Many players express the view that use of databases is distinct from putting thought into the game. A chess enthusiast calling herself ChessMom raised this issue stridently on the Red Hot Pawn forums in a thread called "How to learn and not cheat," "you're supposed to play out of your own brain, not somebody else's brain." The thoughtlessness of database use cropped up again in "Nagging Question: Are you for or against the use of Databases, and why?" on Chess.com. Peedee suggested, "[u]sing someone elses [sic] brain for the first 20 moves completely invalidates ANY contest. In fact, getting outside help AT ALL is just nonsense."
Several posters in these threads offer their views that research requires skill.
Every chess player should strive to improve him/herself, and that includes reading and analysing. Correspondence chess gives players a concrete game to study and learn about while playing it. They have the opportunity to play the very best moves they can find by using research techniques.
Fezzik, "Nagging Question"
To what extent are research techniques an element of chess skill? A player calling himself richie_and_oprah brushed aside the relevance of research skills in "Databases -- what is allowed?"
[I]f things come down to who has the better database OR who is the better researcher, how is this a measure of who is better at playing chess?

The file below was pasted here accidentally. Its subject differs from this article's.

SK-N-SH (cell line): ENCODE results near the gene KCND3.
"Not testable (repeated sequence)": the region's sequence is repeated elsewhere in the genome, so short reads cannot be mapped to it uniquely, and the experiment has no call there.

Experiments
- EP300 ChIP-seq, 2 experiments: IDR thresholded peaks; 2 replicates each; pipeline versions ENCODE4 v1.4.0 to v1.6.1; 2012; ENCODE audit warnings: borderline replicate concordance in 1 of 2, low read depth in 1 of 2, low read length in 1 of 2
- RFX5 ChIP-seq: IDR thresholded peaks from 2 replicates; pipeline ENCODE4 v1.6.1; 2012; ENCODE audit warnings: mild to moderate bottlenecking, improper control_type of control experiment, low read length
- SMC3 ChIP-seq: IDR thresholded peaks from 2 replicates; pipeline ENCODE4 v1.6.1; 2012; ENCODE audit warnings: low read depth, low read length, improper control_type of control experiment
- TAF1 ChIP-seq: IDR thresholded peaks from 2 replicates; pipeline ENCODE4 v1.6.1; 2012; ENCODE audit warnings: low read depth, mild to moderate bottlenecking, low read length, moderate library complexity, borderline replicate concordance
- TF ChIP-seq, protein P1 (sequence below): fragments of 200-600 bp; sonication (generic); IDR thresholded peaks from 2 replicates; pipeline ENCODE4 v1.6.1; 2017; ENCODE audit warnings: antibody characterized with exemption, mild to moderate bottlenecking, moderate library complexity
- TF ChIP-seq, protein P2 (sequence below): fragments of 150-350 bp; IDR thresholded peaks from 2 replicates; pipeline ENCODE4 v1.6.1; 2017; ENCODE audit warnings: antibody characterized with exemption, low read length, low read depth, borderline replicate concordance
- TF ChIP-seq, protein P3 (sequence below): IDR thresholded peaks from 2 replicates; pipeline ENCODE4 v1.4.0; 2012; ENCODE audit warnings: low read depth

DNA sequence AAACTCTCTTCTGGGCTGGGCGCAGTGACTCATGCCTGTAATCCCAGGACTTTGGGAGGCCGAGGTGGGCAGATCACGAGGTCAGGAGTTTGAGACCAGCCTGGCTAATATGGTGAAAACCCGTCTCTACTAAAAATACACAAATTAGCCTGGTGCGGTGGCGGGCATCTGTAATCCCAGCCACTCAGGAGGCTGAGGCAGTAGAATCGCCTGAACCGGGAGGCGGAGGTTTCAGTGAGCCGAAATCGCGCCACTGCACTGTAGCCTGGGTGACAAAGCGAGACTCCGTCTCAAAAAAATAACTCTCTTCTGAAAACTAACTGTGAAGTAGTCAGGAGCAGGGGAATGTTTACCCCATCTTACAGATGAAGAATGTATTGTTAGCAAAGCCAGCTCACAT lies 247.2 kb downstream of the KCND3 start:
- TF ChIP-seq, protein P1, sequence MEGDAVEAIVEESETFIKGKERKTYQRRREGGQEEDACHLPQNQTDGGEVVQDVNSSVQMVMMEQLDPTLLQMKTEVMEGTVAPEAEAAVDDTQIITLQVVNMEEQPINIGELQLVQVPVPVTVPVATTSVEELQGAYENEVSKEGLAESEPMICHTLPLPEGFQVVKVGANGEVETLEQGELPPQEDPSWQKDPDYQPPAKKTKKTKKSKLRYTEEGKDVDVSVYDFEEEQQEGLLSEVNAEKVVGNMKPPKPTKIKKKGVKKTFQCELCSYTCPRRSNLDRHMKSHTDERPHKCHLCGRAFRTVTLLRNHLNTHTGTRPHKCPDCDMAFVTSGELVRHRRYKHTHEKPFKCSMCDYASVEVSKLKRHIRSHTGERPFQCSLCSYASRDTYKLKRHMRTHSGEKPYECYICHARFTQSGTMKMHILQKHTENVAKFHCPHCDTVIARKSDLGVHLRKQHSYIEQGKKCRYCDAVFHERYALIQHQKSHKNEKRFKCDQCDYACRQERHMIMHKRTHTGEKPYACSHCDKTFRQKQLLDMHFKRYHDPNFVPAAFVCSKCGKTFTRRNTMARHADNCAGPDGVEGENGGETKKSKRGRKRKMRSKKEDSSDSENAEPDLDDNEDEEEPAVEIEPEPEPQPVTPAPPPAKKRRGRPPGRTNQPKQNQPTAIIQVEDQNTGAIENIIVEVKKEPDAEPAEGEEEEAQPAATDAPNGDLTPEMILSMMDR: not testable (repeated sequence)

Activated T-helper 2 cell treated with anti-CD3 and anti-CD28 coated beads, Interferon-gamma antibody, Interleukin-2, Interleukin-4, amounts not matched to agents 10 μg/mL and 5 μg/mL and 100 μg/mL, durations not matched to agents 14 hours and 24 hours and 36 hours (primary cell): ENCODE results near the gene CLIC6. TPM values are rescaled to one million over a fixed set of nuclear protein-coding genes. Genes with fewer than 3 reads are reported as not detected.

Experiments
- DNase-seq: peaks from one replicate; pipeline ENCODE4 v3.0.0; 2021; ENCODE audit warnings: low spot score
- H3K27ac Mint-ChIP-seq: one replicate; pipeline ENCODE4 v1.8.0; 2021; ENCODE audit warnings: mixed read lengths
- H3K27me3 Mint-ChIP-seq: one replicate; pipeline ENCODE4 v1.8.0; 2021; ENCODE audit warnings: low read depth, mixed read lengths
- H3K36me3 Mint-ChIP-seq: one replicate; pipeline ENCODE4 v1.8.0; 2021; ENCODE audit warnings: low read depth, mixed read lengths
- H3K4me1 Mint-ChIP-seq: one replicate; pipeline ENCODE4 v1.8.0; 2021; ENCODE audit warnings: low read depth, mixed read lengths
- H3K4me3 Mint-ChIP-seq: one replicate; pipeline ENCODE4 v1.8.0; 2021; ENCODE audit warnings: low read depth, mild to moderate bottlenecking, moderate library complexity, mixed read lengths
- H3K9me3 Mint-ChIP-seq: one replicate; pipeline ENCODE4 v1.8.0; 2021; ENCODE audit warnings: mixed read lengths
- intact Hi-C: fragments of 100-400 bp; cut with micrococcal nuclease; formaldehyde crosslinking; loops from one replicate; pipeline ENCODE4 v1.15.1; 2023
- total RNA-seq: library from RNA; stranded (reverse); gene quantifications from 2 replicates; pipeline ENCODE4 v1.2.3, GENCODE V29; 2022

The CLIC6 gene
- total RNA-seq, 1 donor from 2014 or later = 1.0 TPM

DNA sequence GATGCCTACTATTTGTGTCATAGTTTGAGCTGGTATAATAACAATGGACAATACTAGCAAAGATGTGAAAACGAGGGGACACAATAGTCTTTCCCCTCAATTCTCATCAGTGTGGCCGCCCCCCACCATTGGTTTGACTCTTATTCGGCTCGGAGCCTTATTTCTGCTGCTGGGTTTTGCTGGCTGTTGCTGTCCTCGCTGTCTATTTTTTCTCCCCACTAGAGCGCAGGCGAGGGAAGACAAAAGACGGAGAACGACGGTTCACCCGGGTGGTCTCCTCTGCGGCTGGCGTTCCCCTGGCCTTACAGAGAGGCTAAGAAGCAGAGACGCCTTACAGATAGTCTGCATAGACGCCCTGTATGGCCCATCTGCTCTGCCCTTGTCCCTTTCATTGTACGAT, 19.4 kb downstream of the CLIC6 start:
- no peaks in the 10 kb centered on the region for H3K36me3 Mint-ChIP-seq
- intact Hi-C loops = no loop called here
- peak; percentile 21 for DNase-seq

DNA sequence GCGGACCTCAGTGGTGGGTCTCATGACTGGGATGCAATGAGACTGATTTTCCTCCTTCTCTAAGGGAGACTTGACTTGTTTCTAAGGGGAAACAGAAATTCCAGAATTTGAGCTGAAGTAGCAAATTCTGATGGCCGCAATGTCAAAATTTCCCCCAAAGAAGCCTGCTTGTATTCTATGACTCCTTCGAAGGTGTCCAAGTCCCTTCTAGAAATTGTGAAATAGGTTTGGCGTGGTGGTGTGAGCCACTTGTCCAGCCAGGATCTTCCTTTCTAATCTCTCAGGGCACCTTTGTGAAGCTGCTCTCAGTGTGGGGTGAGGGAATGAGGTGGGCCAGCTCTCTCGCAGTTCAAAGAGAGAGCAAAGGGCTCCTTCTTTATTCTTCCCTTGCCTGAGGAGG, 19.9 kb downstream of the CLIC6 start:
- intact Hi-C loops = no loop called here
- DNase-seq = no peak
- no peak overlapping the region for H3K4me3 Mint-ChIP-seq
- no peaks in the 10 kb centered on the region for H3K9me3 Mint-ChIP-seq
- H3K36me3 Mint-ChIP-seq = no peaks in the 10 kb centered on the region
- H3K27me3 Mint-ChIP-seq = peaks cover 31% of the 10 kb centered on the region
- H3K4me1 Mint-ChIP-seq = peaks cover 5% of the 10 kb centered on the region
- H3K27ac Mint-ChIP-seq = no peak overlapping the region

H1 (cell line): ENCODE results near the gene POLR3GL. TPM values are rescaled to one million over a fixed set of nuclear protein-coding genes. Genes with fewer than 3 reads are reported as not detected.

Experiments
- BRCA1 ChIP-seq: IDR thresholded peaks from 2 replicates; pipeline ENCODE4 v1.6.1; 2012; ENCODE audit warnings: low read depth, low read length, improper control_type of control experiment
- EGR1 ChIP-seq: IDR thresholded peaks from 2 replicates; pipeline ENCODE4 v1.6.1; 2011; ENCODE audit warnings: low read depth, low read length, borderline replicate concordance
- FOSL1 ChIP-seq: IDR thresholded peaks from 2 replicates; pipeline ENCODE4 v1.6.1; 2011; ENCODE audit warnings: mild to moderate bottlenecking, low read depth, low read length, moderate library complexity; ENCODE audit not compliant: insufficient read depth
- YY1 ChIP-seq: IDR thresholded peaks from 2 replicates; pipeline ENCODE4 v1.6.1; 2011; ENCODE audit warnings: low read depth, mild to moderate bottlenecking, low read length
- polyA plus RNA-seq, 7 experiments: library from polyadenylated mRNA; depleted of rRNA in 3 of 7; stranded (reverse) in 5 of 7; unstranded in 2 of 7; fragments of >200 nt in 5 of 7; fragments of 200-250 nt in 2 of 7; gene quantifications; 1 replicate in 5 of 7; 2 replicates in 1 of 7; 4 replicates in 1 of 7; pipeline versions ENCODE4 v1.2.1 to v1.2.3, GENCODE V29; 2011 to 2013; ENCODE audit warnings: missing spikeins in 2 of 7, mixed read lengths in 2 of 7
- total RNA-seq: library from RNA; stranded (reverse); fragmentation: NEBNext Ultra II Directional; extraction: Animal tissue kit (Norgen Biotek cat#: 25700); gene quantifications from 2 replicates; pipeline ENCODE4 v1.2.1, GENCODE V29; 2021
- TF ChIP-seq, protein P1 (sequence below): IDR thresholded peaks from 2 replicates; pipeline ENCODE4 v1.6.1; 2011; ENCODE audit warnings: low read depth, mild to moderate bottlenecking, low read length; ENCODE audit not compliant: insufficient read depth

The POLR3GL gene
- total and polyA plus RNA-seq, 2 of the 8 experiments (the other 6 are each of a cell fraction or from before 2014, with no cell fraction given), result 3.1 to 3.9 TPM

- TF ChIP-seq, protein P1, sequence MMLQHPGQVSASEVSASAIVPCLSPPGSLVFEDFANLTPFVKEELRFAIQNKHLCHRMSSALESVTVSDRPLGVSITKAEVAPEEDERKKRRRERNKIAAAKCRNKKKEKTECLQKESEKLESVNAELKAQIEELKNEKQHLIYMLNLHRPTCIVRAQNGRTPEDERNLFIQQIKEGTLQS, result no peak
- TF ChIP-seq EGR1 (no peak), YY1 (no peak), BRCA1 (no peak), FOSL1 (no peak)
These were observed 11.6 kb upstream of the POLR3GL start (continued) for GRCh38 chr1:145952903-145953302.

Another player responded directly that chess players are librarians.
Postal chess is library chess. It's not OTB chess. Moves are researched... in the old days people went to their libraries and periodicals to research moves... and would go to their homecooked prepared lines when they could. So yes, it was in part about who was the better librarian... that's certainly part of the fun of cc. Sadly IMO ICCF rules allow engines, so modern CC is less librarian than ever before, more software engineer.
Chess games are compared to math exams where calculators might be permitted, or to open book exams in history class.
The purpose of such exams is to determine what you can infer from the texts, not your ability to memorise them. Correspondence and online chess are similar: we accept that, not being grandmasters, we have not the time to devote to memorising all the games and positions we would like, so we allow databases.
NickYoung5, "Nagging Question"
When I see these threads, I usually offer my view that database use remains one of the principal attractions of correspondence chess. Nevertheless, vocal players continue to insist that such helps seems like cheating, or that it becomes a crutch. Players relying upon outside help are cheating themselves, it is argued.
I would prefer to discuss how effective use of databases might enhance correspondence play. How can research-oriented competition expand enjoyment of the game, personal chess knowledge, and perhaps even make the database user a stronger player in OTB (over the board) play?
Postscript 29 March 2011
The thread "Nagging Question" on Chess.com has been deleted by an administrator. Although there was a bit of personal abuse, there were many excellent comments that also went away as a result of this rash act.